Making sense of your bill
The billing cycle plays a part
What the weather is like and how many days there are in each month have an influence on your total energy use.
Again, you can quickly determine the impact on your bill by logging into your account or referencing the “Comparing your monthly use” section of your printed bill.
Rates are seasonal
As the need for energy to run air conditioning units and other equipment in the summer increases, so does the cost to deliver it. And accordingly, summer months have a higher kilowatt hour (kWh) charge. So a change in your bill may not be that your business used more energy, but rather a new kilowatt hour (kWh) charge has gone into effect. You can determine if this is the case by logging into your account and comparing your usage this month to the same time last year or referencing the “Comparing your monthly use” section of your printed bill.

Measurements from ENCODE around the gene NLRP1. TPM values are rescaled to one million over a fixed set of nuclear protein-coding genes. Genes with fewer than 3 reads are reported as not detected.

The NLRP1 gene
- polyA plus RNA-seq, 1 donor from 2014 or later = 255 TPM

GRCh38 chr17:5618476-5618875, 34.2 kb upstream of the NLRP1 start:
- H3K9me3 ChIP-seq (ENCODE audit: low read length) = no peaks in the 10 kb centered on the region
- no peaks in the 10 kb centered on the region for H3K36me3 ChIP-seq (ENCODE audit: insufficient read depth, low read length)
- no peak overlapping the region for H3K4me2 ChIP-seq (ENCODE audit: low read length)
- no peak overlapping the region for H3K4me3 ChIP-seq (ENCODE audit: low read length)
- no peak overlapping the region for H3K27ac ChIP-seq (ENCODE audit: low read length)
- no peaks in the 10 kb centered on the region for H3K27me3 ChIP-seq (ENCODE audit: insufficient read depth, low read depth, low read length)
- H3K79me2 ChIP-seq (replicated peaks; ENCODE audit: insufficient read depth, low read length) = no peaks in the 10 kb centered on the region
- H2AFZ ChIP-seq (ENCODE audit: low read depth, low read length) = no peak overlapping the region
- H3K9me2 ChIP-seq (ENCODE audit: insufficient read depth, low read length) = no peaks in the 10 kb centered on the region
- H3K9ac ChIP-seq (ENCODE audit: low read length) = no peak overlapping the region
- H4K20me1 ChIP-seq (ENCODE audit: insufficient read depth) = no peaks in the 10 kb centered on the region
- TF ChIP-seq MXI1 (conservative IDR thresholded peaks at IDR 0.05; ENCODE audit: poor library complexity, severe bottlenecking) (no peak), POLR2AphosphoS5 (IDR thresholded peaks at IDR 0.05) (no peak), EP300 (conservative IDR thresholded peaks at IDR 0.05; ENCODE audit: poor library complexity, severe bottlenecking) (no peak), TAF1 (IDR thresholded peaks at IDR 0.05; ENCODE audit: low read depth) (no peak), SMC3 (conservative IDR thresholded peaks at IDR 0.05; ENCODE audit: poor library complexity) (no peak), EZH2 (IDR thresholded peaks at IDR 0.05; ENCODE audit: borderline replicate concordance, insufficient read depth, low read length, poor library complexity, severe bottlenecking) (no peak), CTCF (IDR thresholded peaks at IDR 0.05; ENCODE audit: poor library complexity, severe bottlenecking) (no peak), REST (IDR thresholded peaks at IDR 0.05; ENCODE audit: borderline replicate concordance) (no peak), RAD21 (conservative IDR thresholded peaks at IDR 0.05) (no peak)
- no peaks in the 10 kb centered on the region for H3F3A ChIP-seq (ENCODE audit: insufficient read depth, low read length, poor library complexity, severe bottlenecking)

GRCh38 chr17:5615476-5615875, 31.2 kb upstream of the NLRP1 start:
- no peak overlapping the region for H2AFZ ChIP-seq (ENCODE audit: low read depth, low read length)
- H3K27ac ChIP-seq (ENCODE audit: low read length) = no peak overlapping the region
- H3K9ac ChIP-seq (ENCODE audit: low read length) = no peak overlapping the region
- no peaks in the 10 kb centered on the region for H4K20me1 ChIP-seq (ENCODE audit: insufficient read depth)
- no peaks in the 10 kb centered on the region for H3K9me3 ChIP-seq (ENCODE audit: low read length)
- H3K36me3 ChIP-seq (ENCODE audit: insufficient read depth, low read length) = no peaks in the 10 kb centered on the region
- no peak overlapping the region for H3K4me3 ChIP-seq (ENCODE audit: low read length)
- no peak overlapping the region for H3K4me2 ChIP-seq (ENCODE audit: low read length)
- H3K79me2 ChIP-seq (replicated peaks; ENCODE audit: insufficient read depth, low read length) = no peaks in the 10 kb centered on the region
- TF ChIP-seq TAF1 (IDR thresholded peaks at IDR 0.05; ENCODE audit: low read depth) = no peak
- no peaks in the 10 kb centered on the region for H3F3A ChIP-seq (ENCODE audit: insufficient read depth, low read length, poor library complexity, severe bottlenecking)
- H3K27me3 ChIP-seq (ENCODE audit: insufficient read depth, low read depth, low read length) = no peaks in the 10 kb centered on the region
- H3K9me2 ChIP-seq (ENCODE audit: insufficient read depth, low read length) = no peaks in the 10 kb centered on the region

Additional machines require additional energy
If you’ve recently installed new equipment or added a production line, the amount of energy your facility uses can increase.
Is equipment being turned on at a different time?
If your billed usage has increased, conduct a walk-through of your facility.
You may find that equipment may be running at different times. And that can create an unnecessary spike in demand.
If your employees work overtime so does your energy
If people worked longer than normal hours, chances are your energy bill will be anything but normal.
And if your business space was used for an after hours event, that can add to your bill, too.
When more of your building gets used, it takes more energy to run it
If space that was previously vacant is now occupied, you’ll see an increase in energy use.
Not only do more computers and office equipment demand more energy, but air conditioners also have to work harder when there are more people to keep comfortable.
Thermostat set points set the pace
If your thermostat set points aren’t adjusted appropriately, there’s a good chance you’re either overcooling or overheating your facility.
And if no one is there to benefit from it, you could be unnecessarily using energy.
It takes energy to power maintenance and construction
Extra tools get plugged in. Outside doors get propped open. And more energy gets used.
When your workspace is renovated or expanded, the demand for energy simply goes up.